ICS 491 Fall 21
This ICS 491 is a special topics course that will give you the opportunity to improve your software engineering skills by participating in two hackathons: the five day 2021 Meteor Hackathon as well as the month-long 2021 Hawaii Annual Code Challenge (HACC). This class will be held in a completely online manner. Both Hackathons will also be held in a completely online format this year.
The 2021 Meteor Hackathon will start on October 15 and finish on October 20.
The 2021 HACC will start on Saturday, October 23. There will be workshops during the next two weeks, and the final presentations and judging will occur on Saturday, November 20.
Professor Philip Johnson is running this course. For this course, you will gain facility with your tech stack from August to October 15, then participate in the Meteor Hackathon, then participate in the HACC, then refine one of your applications for the last two weeks of the semester.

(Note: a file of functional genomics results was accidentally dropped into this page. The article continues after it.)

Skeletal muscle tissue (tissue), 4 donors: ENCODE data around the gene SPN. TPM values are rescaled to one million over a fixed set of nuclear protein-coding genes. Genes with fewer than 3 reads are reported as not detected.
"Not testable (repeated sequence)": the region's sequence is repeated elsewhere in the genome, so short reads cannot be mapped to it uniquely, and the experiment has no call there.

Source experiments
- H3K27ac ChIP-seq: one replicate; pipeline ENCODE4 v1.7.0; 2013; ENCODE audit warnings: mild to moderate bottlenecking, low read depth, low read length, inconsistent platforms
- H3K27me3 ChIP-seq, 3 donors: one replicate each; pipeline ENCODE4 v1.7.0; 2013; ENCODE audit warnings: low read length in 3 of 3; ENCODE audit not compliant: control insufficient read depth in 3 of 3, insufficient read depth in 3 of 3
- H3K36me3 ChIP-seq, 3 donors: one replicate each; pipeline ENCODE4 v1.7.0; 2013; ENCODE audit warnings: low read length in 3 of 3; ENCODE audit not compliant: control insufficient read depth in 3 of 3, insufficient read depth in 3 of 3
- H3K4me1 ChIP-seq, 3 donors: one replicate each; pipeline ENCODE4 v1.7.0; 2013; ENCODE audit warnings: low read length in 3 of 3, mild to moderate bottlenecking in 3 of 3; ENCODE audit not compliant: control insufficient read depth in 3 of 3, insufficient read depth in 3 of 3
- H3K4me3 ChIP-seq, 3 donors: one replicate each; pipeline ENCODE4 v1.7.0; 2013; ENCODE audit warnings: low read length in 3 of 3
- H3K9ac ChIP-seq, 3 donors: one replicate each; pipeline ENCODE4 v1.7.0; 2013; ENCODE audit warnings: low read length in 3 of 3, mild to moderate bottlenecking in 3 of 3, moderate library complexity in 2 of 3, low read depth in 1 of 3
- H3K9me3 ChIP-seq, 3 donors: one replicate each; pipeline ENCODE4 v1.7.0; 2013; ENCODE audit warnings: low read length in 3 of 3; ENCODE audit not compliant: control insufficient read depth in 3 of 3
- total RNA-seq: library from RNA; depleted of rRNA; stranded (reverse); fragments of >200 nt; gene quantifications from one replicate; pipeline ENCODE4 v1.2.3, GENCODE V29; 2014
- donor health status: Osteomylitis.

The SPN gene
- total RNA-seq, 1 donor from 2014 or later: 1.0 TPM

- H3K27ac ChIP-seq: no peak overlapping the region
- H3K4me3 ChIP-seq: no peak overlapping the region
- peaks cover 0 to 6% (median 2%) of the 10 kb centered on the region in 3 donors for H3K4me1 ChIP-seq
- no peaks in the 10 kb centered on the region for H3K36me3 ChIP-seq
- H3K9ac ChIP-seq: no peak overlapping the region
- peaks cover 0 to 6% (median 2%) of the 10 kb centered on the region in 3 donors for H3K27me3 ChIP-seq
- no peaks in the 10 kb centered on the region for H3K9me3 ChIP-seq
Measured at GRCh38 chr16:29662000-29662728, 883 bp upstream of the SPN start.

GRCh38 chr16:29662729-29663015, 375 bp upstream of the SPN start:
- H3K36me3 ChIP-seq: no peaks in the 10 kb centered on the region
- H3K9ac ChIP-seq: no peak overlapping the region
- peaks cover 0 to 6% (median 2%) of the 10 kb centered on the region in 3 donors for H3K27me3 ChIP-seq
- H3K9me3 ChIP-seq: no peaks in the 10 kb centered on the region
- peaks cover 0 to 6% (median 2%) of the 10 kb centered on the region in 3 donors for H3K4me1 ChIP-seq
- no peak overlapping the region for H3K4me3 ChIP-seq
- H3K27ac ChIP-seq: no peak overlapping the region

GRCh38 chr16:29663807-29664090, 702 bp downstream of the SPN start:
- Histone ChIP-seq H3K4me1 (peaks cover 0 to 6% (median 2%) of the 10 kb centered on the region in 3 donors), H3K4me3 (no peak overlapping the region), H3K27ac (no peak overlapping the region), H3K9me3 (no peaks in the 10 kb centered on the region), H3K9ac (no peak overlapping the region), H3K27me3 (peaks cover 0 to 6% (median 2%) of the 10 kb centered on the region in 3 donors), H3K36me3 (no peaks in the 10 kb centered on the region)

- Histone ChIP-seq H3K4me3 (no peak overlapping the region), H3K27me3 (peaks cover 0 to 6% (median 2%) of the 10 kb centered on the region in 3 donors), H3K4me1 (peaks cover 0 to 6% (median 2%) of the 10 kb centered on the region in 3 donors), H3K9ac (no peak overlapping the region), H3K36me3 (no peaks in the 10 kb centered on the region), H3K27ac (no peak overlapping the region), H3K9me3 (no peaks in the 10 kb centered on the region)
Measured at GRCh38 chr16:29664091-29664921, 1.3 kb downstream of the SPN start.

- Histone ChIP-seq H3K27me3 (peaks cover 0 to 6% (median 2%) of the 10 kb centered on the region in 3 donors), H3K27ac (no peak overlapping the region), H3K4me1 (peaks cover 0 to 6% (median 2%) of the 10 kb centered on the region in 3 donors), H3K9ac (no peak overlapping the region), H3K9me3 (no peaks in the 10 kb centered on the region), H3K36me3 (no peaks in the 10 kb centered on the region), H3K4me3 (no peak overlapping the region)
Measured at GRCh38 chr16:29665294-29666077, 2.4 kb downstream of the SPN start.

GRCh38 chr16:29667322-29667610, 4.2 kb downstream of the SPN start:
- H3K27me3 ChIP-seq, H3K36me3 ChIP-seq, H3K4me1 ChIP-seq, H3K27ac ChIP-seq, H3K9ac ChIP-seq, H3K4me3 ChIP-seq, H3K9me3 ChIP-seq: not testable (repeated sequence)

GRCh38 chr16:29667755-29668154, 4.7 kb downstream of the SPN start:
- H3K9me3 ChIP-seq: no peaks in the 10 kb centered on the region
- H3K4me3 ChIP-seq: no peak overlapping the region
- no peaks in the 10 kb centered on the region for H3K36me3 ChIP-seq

To be qualified to take this course, you should have a passion for working with technology, for solving important problems facing Hawaii, and have the time available to work hard and independently from August to December. Ideally, you would have completed ICS 314 or have equivalent web application development experience, but that’s not required. If you are taking ICS 314 in Fall 2021, or if you just want to use this opportunity to improve your skills, then you should be good. If you are not sure whether this class is right for you, feel free to send me (email@example.com) an email.
The Meteor Hackathon is new, so we don’t have a track record, but ICS undergraduates have an impressive winning streak at the HACC: